However, since the 4,500 lumen blowtorch of a system costs some $1,175US, it sorta just blows the rankings to bits.
Still, interesting to see Bluetooth symbols next to bike lights so often around the show floor.
Next is the connected bike lock from Master Lock. We’ve seen many similar projects on Kickstarter over the past few years, some of which have actually shipped recently. In the case of Master Lock the bike lock uses Bluetooth Smart to allow you to quickly unlock your bike lock from an app. You can see here the lock is locked, with the blue light:
Then using the app we can unlock it, changing the light to green:
So what if your phone battery dies? No worries, they’ve got you covered there. You can create a code using the joystick on the front to open it (ahead of time obviously):
They’ve also introduced an interesting locker mode, which allows you to use the smartphone app to ‘share’ access to the bike. For example for friends and family. You can give time-limited access as well.
Pretty cool stuff. The unit will cost about 140EUR, and be available by November. The unit uses a simple 9V battery, which they say will last about 5 years.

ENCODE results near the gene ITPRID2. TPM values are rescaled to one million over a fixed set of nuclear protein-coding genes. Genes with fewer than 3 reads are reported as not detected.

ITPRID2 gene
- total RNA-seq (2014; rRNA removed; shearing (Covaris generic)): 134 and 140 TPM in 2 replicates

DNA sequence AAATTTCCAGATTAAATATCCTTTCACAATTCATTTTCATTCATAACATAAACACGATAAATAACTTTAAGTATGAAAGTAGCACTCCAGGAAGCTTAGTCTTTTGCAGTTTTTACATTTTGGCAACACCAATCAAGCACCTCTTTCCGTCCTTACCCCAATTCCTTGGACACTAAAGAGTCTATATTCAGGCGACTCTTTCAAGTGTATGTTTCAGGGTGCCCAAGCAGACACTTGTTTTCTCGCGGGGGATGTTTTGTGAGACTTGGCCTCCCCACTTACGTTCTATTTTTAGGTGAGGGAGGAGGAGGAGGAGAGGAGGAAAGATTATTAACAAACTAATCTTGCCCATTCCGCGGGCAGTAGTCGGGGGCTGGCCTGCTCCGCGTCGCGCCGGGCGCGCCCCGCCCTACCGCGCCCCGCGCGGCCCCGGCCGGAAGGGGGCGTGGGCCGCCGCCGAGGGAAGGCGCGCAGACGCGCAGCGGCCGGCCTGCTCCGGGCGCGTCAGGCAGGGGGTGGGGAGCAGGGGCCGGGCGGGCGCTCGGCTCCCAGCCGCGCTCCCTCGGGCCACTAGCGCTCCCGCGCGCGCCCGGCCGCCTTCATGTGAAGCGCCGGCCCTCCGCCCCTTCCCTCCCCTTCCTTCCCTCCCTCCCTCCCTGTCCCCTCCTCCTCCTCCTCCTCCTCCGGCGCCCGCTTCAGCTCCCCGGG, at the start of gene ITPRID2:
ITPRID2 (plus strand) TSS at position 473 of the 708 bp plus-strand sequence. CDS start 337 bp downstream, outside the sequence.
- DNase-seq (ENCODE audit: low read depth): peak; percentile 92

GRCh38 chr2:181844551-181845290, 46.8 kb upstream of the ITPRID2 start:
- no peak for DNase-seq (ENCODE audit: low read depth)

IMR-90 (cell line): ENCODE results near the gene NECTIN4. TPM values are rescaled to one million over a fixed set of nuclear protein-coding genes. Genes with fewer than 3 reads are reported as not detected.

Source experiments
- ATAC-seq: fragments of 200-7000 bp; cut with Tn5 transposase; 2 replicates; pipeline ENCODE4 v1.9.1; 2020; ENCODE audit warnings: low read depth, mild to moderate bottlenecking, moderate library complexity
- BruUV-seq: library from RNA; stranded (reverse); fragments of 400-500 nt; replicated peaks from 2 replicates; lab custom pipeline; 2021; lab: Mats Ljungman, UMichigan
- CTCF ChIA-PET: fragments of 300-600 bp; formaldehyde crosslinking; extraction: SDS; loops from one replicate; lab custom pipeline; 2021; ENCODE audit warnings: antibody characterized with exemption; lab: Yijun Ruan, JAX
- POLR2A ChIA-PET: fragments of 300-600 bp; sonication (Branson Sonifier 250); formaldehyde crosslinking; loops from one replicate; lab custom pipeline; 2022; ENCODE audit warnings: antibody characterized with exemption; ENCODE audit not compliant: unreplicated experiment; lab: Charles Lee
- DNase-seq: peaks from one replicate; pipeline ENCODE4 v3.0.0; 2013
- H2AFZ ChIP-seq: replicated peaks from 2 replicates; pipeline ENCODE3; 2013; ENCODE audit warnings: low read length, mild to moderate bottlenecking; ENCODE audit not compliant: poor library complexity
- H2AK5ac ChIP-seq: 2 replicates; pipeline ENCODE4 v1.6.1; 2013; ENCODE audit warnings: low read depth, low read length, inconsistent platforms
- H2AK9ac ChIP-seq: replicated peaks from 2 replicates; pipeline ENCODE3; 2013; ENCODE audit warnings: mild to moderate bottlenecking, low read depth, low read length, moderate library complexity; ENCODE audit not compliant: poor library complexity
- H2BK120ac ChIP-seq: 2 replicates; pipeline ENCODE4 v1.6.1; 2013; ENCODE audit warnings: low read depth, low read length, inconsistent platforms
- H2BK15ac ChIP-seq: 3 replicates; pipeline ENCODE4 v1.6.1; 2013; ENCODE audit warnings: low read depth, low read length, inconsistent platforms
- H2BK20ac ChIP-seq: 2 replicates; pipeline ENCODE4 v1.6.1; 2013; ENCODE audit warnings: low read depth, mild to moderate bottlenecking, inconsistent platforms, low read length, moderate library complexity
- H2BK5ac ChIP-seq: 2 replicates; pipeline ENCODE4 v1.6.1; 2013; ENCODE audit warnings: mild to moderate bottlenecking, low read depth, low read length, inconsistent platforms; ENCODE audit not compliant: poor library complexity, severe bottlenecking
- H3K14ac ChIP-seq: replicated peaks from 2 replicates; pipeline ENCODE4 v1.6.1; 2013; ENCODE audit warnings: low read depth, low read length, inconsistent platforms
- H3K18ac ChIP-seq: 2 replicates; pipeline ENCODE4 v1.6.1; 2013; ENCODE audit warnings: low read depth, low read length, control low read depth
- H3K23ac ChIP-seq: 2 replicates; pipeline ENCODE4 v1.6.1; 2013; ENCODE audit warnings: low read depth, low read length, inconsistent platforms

Garmin Varia Lights:
Next we’ve got the Garmin Varia lights, which are connected via ANT+ to your head unit. This is actually the first time I’ve seen them in person, so it was interesting getting a handle on the size. Previously they’ve only ever showed computer generated imagery of them. The Garmin lights are a bit more advanced than any other connected lights (including the Bontrager system) in that the (front) beam direction will automatically shift based on your speed. Further, it utilizes the light sensor on your head unit to determine how much light to emit. Also, it’ll automatically change brightness if riding during the daytime and you go into a tunnel.
Meanwhile, here’s the connected tail lights.
The taillights also have a left/right turn signal function, which can be triggered by the lighting remote control (by my count, we’re up to three different Garmin cycling remote controls: Edge Remote, Varia Remote, VIRB Remote).
My only thought on these though was the size – they’re collectively a bit bigger than I anticipated. Especially the front, but also the rear as well. Obviously since I just saw them here, I haven’t had any on-road time so can’t really saw how well they work one way or the other.
Lightweight Connected Wheels:
You’ll remember last year that Lightweight had showed off some ANT+ connected wheels which included stats like tire pressure and tire temperature. Well, these were gone this year. I asked about them and was told that essentially the project is on a low-priority status, so not to expect anything near term.